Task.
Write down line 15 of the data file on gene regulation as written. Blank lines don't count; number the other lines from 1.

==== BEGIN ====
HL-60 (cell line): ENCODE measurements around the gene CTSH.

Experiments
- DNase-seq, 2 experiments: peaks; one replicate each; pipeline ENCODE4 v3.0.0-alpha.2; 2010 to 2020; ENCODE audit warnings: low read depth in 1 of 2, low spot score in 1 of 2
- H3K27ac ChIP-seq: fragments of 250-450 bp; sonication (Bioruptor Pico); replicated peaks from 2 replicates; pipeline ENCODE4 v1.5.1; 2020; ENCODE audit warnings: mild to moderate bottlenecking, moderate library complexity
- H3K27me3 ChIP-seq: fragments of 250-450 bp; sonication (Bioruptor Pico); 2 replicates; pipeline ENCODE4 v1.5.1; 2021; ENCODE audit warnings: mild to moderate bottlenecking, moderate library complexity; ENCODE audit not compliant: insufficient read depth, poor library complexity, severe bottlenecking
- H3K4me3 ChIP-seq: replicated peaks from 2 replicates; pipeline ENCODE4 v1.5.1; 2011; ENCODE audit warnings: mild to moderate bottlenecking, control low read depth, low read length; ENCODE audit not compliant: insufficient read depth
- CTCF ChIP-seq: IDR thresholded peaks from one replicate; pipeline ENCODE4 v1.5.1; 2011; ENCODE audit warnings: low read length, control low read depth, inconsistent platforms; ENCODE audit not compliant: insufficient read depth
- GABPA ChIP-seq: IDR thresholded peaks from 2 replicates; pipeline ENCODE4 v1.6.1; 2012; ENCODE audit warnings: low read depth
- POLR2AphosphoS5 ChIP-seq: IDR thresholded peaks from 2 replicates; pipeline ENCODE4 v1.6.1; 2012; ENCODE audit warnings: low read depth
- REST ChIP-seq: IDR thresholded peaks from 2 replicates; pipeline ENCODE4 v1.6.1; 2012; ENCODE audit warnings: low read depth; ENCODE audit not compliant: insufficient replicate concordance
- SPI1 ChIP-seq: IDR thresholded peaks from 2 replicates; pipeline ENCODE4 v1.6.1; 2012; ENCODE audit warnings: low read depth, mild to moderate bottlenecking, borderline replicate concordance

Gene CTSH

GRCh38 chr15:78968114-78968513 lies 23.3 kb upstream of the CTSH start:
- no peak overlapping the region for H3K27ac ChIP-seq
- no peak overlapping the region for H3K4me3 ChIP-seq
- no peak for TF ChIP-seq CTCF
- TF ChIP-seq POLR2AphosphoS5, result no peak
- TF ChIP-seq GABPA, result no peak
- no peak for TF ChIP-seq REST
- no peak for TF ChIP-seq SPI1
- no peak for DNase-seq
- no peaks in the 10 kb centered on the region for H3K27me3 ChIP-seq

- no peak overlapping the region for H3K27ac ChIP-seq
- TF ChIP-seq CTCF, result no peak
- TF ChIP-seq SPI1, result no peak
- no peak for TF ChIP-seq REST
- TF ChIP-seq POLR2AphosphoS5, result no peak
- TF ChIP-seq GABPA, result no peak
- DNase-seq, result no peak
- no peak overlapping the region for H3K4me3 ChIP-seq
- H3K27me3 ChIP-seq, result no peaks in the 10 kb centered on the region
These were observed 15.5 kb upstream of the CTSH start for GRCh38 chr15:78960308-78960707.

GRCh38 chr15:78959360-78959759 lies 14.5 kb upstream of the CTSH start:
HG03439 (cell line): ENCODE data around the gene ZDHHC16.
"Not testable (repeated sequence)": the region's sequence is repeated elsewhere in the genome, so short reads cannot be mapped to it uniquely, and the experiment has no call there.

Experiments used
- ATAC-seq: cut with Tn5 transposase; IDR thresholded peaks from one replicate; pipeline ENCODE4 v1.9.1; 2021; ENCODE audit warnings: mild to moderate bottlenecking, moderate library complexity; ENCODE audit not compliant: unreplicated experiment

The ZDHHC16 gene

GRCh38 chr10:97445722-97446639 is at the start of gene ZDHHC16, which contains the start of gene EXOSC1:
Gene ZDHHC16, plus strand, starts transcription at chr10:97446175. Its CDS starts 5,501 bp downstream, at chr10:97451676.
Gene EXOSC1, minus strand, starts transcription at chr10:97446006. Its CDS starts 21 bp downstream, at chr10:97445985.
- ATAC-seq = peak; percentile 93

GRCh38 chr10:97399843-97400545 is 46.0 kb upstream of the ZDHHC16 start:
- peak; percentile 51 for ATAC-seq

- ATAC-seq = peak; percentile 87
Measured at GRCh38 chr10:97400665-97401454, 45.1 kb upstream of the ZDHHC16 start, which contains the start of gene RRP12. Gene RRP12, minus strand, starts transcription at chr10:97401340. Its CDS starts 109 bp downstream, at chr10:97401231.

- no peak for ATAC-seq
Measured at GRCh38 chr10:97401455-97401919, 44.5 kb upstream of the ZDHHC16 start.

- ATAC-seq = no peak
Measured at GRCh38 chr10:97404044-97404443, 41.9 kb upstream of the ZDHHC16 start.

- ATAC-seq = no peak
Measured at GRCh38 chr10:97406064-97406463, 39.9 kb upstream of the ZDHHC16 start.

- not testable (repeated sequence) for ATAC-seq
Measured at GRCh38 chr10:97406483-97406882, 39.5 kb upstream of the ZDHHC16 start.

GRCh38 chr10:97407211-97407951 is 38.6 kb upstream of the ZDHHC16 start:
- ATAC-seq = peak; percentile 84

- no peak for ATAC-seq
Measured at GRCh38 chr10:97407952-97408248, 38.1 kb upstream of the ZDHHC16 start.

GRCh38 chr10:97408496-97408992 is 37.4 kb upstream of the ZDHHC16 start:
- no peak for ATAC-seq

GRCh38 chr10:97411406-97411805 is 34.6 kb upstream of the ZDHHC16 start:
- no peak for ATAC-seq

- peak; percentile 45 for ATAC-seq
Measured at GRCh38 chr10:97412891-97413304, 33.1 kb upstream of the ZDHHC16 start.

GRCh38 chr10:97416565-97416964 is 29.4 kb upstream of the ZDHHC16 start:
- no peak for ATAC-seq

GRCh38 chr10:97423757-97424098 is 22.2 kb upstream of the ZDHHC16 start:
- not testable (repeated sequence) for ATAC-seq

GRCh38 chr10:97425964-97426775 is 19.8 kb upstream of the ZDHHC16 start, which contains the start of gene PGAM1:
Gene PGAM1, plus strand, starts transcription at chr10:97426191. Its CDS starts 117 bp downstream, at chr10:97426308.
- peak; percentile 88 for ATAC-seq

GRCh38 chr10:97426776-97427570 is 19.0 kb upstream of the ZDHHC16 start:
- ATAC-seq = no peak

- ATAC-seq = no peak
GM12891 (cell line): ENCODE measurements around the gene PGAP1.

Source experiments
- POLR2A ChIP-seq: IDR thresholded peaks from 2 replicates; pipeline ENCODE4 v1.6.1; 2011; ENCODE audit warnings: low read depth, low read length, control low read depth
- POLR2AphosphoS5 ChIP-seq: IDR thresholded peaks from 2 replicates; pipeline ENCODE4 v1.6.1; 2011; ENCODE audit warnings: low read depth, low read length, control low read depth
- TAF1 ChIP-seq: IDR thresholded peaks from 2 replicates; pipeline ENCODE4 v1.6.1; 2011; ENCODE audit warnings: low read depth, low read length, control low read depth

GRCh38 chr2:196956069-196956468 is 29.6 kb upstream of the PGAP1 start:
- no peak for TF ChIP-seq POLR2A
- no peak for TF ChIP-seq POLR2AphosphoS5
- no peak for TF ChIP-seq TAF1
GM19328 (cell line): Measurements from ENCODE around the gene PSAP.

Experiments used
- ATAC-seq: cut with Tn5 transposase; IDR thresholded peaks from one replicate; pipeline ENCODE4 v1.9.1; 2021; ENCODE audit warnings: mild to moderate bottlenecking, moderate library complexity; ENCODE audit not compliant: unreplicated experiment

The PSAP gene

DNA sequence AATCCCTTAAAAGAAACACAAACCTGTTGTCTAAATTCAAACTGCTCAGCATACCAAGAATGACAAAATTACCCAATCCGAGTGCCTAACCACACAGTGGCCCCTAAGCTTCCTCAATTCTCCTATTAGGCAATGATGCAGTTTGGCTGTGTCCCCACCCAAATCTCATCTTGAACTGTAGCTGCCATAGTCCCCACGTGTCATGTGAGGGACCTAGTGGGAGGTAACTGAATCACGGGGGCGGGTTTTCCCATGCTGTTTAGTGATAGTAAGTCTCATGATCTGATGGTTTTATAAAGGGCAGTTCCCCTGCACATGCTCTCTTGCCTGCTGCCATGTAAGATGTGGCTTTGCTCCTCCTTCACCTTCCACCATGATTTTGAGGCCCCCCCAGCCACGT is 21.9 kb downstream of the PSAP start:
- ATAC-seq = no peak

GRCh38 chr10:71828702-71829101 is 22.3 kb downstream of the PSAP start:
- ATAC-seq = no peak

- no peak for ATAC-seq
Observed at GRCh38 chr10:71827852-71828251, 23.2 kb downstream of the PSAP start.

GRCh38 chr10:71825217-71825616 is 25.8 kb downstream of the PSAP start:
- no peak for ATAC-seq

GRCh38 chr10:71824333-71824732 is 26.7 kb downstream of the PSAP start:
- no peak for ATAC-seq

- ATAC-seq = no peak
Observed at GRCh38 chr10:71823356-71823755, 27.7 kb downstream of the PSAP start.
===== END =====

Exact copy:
- no peak overlapping the region for H3K4me3 ChIP-seq